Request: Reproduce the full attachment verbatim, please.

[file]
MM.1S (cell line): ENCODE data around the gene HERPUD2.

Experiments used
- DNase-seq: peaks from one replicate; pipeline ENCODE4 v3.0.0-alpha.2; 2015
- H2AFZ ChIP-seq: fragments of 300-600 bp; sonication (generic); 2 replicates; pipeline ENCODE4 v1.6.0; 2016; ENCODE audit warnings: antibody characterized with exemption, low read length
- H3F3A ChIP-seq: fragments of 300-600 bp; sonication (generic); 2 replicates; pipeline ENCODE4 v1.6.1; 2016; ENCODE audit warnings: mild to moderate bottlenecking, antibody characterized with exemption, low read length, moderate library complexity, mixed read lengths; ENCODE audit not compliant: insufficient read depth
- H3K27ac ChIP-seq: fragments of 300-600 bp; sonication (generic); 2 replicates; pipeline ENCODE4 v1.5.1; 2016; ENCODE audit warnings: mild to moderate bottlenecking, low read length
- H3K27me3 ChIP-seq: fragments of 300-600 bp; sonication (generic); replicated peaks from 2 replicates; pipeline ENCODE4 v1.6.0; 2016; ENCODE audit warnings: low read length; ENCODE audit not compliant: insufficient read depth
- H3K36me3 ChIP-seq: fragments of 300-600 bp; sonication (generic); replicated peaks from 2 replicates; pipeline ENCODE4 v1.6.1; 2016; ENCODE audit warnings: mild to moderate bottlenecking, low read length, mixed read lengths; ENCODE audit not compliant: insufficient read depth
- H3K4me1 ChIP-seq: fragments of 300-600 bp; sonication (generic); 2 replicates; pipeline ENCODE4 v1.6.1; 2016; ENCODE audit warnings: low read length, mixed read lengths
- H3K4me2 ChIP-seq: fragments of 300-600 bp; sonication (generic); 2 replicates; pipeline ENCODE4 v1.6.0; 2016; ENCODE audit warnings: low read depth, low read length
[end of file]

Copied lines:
MM.1S (cell line): ENCODE data around the gene HERPUD2.

Experiments used
- DNase-seq: peaks from one replicate; pipeline ENCODE4 v3.0.0-alpha.2; 2015
- H2AFZ ChIP-seq: fragments of 300-600 bp; sonication (generic); 2 replicates; pipeline ENCODE4 v1.6.0; 2016; ENCODE audit warnings: antibody characterized with exemption, low read length
- H3F3A ChIP-seq: fragments of 300-600 bp; sonication (generic); 2 replicates; pipeline ENCODE4 v1.6.1; 2016; ENCODE audit warnings: mild to moderate bottlenecking, antibody characterized with exemption, low read length, moderate library complexity, mixed read lengths; ENCODE audit not compliant: insufficient read depth
- H3K27ac ChIP-seq: fragments of 300-600 bp; sonication (generic); 2 replicates; pipeline ENCODE4 v1.5.1; 2016; ENCODE audit warnings: mild to moderate bottlenecking, low read length
- H3K27me3 ChIP-seq: fragments of 300-600 bp; sonication (generic); replicated peaks from 2 replicates; pipeline ENCODE4 v1.6.0; 2016; ENCODE audit warnings: low read length; ENCODE audit not compliant: insufficient read depth
- H3K36me3 ChIP-seq: fragments of 300-600 bp; sonication (generic); replicated peaks from 2 replicates; pipeline ENCODE4 v1.6.1; 2016; ENCODE audit warnings: mild to moderate bottlenecking, low read length, mixed read lengths; ENCODE audit not compliant: insufficient read depth
- H3K4me1 ChIP-seq: fragments of 300-600 bp; sonication (generic); 2 replicates; pipeline ENCODE4 v1.6.1; 2016; ENCODE audit warnings: low read length, mixed read lengths
- H3K4me2 ChIP-seq: fragments of 300-600 bp; sonication (generic); 2 replicates; pipeline ENCODE4 v1.6.0; 2016; ENCODE audit warnings: low read depth, low read length